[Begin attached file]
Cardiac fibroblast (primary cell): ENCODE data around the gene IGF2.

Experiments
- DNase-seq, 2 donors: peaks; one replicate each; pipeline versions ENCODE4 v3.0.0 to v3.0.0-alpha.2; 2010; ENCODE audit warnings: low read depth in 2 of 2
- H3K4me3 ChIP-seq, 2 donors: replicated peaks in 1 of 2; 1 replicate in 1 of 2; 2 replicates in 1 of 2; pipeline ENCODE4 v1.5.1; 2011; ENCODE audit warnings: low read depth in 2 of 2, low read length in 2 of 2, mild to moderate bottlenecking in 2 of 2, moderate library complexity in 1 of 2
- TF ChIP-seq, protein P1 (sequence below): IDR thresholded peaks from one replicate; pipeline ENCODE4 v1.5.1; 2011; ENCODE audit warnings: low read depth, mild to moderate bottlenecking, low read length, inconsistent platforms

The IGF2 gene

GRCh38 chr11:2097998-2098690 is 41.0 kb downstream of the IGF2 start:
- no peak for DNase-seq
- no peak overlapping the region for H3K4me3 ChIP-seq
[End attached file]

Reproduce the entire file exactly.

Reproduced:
Cardiac fibroblast (primary cell): ENCODE data around the gene IGF2.

Experiments
- DNase-seq, 2 donors: peaks; one replicate each; pipeline versions ENCODE4 v3.0.0 to v3.0.0-alpha.2; 2010; ENCODE audit warnings: low read depth in 2 of 2
- H3K4me3 ChIP-seq, 2 donors: replicated peaks in 1 of 2; 1 replicate in 1 of 2; 2 replicates in 1 of 2; pipeline ENCODE4 v1.5.1; 2011; ENCODE audit warnings: low read depth in 2 of 2, low read length in 2 of 2, mild to moderate bottlenecking in 2 of 2, moderate library complexity in 1 of 2
- TF ChIP-seq, protein P1 (sequence below): IDR thresholded peaks from one replicate; pipeline ENCODE4 v1.5.1; 2011; ENCODE audit warnings: low read depth, mild to moderate bottlenecking, low read length, inconsistent platforms

The IGF2 gene

GRCh38 chr11:2097998-2098690 is 41.0 kb downstream of the IGF2 start:
- no peak for DNase-seq
- no peak overlapping the region for H3K4me3 ChIP-seq